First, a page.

Life goes on after we’re gone. Why we need to plan for future generations.

Introducing ID2070 – a vision to sustain a thriving Aotearoa.

Simon Walker
CEO / Founder

“What New Zealand looks like in 50 years is a massive question.”

One that seems almost impossible to answer. The speed of global change makes us sit down and say: “We couldn’t possibly answer that – we don’t know enough.”

On the other hand, we all agree that we need change. Because what got us here won’t get us to where we want to be – even if we don’t know where that is.  

“But if we don’t know where we’re going, how do we know what changes we need to make?”

In my previous post, I spent a lot of time dissecting Ireland’s economic transformation and what we can learn from that as a similarly positioned agrarian producer.

I distilled it down to three things we need to learn:
  1. You can’t get rich growing stuff.
  1. You can’t boil the ocean.
  1. Lucky breaks are meaningless without execution.

“The question I left deliberately unanswered was ‘What does this mean in the New Zealand context?’”.

In this post, I’d like to explore this deeply because it needs a bit of unpacking.

I left the post with the comment that Ireland’s economic transformation had taken 50 years since joining the EU. This is an important insight – because we love to think in three-, five- and ten-year blocks when we plan as a nation. But what we really need is a long-term vision that aligns with our short-term plans.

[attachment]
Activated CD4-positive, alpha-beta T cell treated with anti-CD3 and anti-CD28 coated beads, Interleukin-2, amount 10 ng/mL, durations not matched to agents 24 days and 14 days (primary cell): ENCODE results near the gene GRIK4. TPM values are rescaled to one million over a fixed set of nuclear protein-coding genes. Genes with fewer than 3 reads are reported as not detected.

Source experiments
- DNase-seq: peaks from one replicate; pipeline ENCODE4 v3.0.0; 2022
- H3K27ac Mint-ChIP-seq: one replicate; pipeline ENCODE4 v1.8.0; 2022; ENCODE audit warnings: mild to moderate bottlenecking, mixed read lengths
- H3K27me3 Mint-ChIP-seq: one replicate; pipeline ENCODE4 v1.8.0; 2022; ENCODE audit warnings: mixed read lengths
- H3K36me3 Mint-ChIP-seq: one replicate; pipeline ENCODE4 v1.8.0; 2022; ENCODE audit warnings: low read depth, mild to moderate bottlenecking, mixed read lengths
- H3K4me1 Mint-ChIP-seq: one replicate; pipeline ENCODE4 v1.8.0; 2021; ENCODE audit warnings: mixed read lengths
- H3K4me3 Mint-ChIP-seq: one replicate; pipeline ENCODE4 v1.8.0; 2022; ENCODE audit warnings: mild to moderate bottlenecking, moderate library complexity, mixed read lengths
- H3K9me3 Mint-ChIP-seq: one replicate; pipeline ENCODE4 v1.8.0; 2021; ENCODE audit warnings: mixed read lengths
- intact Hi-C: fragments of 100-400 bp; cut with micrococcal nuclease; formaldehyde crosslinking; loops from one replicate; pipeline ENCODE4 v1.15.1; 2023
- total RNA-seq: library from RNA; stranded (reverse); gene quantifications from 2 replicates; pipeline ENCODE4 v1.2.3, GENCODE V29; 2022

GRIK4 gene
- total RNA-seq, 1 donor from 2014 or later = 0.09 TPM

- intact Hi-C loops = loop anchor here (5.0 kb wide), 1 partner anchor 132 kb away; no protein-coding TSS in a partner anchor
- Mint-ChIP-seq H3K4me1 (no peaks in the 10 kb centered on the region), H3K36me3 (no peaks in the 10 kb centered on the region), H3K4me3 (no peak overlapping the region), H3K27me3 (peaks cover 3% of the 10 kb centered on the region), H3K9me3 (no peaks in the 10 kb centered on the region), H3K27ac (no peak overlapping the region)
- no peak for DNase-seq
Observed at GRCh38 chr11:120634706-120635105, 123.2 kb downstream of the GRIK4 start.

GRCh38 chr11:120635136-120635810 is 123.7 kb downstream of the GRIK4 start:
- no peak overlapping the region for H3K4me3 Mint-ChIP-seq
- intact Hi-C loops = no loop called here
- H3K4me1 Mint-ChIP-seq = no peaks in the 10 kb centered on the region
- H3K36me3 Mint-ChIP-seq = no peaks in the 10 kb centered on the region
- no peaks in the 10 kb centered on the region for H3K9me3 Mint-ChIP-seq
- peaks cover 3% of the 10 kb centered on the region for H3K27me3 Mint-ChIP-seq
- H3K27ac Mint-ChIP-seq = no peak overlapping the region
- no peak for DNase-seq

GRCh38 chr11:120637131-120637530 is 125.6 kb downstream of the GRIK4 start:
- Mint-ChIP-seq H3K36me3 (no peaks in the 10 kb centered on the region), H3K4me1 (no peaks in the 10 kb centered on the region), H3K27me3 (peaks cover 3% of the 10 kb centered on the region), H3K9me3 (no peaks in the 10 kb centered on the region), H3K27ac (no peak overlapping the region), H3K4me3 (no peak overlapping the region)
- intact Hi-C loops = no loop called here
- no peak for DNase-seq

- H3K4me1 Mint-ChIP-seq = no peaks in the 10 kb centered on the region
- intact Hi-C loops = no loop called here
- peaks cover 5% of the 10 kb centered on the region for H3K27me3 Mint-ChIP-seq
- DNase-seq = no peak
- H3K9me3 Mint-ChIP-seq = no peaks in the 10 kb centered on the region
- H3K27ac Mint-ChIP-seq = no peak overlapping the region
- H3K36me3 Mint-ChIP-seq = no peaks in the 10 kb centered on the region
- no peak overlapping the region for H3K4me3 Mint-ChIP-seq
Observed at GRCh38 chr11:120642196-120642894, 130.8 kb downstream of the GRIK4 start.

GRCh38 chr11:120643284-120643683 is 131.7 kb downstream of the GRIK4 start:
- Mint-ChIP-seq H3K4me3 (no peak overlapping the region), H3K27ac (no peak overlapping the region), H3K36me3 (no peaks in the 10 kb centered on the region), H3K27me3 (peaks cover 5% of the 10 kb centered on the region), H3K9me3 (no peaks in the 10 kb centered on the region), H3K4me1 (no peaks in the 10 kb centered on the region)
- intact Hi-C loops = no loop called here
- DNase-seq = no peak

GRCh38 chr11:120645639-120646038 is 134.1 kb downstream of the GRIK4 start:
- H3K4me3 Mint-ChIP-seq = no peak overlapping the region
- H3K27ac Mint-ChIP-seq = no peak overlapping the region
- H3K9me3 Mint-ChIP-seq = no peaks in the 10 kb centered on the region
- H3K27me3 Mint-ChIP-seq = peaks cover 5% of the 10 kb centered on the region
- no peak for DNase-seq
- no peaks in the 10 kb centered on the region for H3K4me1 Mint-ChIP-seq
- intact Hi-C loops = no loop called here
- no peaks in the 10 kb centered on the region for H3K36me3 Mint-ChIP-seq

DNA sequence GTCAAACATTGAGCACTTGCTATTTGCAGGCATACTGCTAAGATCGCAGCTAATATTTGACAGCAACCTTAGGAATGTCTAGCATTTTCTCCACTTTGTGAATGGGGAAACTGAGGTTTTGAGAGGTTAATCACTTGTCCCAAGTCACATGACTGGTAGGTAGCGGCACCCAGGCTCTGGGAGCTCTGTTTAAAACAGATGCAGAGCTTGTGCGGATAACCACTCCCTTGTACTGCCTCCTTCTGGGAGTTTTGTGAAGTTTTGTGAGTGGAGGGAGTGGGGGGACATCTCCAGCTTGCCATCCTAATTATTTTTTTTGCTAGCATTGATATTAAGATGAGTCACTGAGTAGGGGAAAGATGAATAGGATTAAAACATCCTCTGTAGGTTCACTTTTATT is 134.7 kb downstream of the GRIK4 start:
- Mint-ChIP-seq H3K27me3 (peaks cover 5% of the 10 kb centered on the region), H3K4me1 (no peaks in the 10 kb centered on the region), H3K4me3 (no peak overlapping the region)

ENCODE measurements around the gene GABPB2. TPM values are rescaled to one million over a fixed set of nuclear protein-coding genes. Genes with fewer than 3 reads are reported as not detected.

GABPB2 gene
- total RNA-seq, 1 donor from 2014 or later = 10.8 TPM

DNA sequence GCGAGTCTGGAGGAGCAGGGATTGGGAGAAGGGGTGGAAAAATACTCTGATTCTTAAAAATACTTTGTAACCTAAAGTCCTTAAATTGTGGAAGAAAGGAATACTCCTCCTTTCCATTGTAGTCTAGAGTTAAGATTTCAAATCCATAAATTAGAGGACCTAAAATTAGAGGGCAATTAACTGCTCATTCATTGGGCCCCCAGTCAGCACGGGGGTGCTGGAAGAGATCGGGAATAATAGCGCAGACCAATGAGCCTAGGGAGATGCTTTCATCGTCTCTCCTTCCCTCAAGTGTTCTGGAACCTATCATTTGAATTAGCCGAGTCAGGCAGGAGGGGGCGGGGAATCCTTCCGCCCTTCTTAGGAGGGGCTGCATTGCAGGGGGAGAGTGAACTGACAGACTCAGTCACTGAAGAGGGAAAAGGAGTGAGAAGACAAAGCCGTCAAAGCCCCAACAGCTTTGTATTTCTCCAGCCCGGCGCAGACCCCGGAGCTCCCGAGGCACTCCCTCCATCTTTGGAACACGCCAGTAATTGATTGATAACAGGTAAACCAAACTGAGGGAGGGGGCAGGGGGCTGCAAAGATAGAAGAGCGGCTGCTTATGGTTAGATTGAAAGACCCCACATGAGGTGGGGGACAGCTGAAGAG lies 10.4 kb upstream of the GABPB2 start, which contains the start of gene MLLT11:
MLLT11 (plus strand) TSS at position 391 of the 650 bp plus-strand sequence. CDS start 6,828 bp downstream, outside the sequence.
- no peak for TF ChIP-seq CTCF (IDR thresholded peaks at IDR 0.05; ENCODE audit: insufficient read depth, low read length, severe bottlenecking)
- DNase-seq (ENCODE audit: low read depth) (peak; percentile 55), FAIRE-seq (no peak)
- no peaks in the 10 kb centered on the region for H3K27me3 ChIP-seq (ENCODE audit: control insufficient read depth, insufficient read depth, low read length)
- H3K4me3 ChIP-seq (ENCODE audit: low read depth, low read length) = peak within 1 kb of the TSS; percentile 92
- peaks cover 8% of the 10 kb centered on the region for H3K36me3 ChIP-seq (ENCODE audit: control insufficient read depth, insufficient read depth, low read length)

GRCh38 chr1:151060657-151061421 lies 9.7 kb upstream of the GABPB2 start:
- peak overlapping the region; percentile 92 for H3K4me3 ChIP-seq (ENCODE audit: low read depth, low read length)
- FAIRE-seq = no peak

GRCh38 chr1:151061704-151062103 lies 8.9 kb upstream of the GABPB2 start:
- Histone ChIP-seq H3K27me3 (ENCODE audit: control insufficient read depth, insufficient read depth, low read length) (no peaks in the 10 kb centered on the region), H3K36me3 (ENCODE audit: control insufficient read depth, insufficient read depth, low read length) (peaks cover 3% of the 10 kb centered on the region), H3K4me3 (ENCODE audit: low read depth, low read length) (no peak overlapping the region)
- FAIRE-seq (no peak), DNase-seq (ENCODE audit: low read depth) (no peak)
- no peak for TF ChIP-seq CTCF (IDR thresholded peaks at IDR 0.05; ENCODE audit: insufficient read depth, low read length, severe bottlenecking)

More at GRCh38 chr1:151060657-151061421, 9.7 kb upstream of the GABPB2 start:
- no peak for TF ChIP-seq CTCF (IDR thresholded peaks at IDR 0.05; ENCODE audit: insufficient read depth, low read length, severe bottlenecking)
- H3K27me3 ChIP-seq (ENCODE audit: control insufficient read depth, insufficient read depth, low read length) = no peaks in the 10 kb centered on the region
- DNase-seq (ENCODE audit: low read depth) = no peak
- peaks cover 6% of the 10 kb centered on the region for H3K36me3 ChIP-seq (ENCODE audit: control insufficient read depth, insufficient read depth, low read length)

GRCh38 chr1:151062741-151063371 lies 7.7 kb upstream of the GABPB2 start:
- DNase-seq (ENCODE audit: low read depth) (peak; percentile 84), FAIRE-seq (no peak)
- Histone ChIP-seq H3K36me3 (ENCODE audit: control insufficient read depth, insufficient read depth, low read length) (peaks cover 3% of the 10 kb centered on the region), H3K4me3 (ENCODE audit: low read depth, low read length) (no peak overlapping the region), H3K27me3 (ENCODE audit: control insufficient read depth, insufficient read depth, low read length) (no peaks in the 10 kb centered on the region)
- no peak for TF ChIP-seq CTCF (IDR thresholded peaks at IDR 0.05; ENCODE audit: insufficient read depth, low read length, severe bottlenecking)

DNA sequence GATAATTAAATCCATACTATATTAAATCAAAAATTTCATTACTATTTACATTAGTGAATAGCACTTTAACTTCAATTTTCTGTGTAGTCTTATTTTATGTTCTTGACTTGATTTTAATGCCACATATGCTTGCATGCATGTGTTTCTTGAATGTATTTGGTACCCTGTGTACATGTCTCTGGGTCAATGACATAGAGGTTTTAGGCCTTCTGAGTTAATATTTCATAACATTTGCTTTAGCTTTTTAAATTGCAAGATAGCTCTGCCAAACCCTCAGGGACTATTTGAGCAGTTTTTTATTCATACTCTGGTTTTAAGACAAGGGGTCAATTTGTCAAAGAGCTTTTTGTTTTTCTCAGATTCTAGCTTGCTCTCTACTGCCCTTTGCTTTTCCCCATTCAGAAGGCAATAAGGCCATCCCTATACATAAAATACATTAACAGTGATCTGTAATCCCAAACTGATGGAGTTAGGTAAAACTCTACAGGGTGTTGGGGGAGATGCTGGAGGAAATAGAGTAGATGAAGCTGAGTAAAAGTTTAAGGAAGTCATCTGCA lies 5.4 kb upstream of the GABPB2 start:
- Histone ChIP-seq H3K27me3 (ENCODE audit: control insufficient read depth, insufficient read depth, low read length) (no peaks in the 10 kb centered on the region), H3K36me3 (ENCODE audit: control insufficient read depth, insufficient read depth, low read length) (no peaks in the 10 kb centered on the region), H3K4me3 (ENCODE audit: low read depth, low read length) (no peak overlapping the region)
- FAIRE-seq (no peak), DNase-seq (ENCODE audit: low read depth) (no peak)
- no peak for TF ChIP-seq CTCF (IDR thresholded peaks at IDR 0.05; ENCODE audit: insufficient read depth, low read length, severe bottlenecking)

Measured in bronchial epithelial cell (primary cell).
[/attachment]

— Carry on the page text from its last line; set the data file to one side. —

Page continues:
Strategy or goals?

I believe most ‘strategies’ aren't really strategies – they’re overly detailed execution plans. Richard Rumelt, in his book Good Strategy/Bad Strategy, talks at length about mistaking goals for strategy.

“I’d take this a step further and say most of the time, we’re mistaking objectives for goals.”

Objectives are measures of specific outcomes – but they’re meaningless in the long run without a vision. Rumelt refers to this as “The Kernel” of strategy and is extremely specific in the way he defines it.

  1. First is the diagnosis. A simple statement that defines the nature of the challenge.
  1. Next is a guiding policy. An overarching approach is chosen to cope with or overcome the obstacles identified in the diagnosis (think of this as the vision, but more deeply defined).  
  1. Finally, come coherent actions. A set of actions that when coordinated together, work to accomplish the guiding policy.

This work is built using Rumelt’s framework because everyone has a theory on what we should do. But much of the time, we ignore the diagnosis entirely. Instead, we generally split the difference between guiding policy and coherent actions. It’s why we’re great at discussing it over dinner but not so good at generating action on the ground.

I believe that any vision built with the right values and intent is better than not having one.

“Perfect is the enemy of action, and too often, we unintentionally hold ourselves back with the idea that we must do the perfect thing.”

This ignores the massive compounding returns of incremental action. Besides, you can adjust all this stuff on the fly as you learn, anyway.  

After all, I don’t pretend to know what our world will look like in 2070. But I passionately believe we need to define what our place in that world could look like.

Introducing ID2070.
A vision for a better Aotearoa.

The vision that we are introducing today is called ID2070. The 2070 bit is self-explanatory. While “ID” is the vital part.

“Vision is not just a thing we do; it’s part of who we are. It’s an identity.”